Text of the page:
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Arcas had two sons, Elatus and Aphidas, by Leanira, daughter of Amyclas, or by Meganira, daughter of Croco, or, according to Eumelus, by a nymph Chrysopelia.1 These divided the land between them, but Elatus had all the power, and he begat Stymphalus and Pereus by Laodice, daughter of Cinyras, and Aphidas had a son Aleus and a daughter Stheneboea, who was married to Proetus. And Aleus had a daughter Auge and two sons, Cepheus and Lycurgus, by Neaera, daughter of Pereus. Auge was seduced by Hercules2 and hid her babe in the precinct of Athena, whose priesthood she held. But the land remaining barren, and the oracles declaring that there was impiety in the precinct of Athena, she was detected and delivered by her father to Nauplius to be put to death, and from him Teuthras, prince of Mysia, received and married her. But the babe, being exposed on Mount Parthenius, was suckled by a doe and hence called Telephus. Bred by the neatheards of Corythus, he went to Delphi in quest of his parents, and on information received from the god he repaired to Mysia and became an adopted son of Teuthras, on whose death he succeeded to the princedom.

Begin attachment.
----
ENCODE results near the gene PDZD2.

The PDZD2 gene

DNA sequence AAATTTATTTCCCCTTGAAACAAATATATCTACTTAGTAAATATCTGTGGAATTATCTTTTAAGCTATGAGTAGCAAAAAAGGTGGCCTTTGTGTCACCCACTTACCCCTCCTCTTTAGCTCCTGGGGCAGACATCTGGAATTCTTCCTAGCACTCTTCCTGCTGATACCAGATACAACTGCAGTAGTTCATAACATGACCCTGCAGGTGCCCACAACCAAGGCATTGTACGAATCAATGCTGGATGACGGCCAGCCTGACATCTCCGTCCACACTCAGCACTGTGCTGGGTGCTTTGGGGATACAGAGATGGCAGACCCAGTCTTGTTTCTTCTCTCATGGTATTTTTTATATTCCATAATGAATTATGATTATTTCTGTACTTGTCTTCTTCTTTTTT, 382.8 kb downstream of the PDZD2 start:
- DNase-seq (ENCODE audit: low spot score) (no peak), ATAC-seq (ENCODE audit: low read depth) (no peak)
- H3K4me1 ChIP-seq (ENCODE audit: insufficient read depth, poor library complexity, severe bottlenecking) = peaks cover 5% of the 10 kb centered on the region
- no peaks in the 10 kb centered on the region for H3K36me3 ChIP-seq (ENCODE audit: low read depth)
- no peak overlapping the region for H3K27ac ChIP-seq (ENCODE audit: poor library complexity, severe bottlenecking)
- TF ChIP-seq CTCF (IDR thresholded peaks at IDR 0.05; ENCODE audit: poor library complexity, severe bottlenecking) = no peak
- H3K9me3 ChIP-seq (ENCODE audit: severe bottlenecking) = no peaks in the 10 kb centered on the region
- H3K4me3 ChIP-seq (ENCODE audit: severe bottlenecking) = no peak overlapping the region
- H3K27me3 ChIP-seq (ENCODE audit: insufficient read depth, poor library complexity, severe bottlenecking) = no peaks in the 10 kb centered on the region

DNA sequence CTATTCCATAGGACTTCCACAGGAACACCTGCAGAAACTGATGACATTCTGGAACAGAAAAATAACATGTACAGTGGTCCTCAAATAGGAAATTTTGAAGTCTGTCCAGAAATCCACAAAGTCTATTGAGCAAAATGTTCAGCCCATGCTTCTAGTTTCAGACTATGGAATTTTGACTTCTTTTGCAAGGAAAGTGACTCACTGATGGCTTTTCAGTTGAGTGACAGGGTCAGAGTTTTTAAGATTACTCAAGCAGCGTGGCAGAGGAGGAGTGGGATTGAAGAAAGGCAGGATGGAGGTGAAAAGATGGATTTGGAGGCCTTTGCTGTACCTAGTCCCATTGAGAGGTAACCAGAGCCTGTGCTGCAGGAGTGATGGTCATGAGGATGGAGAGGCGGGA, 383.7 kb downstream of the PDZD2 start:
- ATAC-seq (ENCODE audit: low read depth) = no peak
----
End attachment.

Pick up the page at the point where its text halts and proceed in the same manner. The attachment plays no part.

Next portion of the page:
1 As to the sons of Arcas, and the division of Arcadia among them, see Paus. 8.4.1ff. According to Pausanias, Arcas had three sons, Azas, Aphidas, and Elatus by Erato, a Dryad nymph; to Azas his father Arcas assigned the district of Azania, to Aphidas the city of Tegea, and to Elatus the mountain of Cyllene.

2 For the story of Auge and Telephus, see above, Apollod. 2.7.4.

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